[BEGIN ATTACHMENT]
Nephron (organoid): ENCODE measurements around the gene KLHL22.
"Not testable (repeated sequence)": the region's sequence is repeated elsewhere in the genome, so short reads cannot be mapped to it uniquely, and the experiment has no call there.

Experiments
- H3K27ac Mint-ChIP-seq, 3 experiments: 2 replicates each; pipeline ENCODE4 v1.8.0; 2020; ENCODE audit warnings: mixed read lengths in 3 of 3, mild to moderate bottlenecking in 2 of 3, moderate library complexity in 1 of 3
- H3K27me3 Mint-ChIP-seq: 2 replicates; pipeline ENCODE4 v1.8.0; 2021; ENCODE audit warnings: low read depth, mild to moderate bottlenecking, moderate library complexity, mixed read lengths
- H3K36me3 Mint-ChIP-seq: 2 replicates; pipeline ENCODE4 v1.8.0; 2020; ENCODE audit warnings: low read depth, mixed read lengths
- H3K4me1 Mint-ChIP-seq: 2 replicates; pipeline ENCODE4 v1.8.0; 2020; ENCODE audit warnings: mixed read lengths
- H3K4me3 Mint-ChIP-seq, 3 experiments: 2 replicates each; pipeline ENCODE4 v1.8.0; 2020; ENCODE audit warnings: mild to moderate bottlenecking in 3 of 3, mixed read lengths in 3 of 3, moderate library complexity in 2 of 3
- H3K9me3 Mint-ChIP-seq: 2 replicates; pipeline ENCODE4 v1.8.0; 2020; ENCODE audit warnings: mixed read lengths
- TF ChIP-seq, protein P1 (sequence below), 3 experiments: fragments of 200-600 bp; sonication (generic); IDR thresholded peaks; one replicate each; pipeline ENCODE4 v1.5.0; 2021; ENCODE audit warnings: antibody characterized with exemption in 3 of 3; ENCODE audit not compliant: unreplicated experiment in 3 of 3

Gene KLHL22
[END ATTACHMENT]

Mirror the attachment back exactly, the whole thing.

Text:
Nephron (organoid): ENCODE measurements around the gene KLHL22.
"Not testable (repeated sequence)": the region's sequence is repeated elsewhere in the genome, so short reads cannot be mapped to it uniquely, and the experiment has no call there.

Experiments
- H3K27ac Mint-ChIP-seq, 3 experiments: 2 replicates each; pipeline ENCODE4 v1.8.0; 2020; ENCODE audit warnings: mixed read lengths in 3 of 3, mild to moderate bottlenecking in 2 of 3, moderate library complexity in 1 of 3
- H3K27me3 Mint-ChIP-seq: 2 replicates; pipeline ENCODE4 v1.8.0; 2021; ENCODE audit warnings: low read depth, mild to moderate bottlenecking, moderate library complexity, mixed read lengths
- H3K36me3 Mint-ChIP-seq: 2 replicates; pipeline ENCODE4 v1.8.0; 2020; ENCODE audit warnings: low read depth, mixed read lengths
- H3K4me1 Mint-ChIP-seq: 2 replicates; pipeline ENCODE4 v1.8.0; 2020; ENCODE audit warnings: mixed read lengths
- H3K4me3 Mint-ChIP-seq, 3 experiments: 2 replicates each; pipeline ENCODE4 v1.8.0; 2020; ENCODE audit warnings: mild to moderate bottlenecking in 3 of 3, mixed read lengths in 3 of 3, moderate library complexity in 2 of 3
- H3K9me3 Mint-ChIP-seq: 2 replicates; pipeline ENCODE4 v1.8.0; 2020; ENCODE audit warnings: mixed read lengths
- TF ChIP-seq, protein P1 (sequence below), 3 experiments: fragments of 200-600 bp; sonication (generic); IDR thresholded peaks; one replicate each; pipeline ENCODE4 v1.5.0; 2021; ENCODE audit warnings: antibody characterized with exemption in 3 of 3; ENCODE audit not compliant: unreplicated experiment in 3 of 3

Gene KLHL22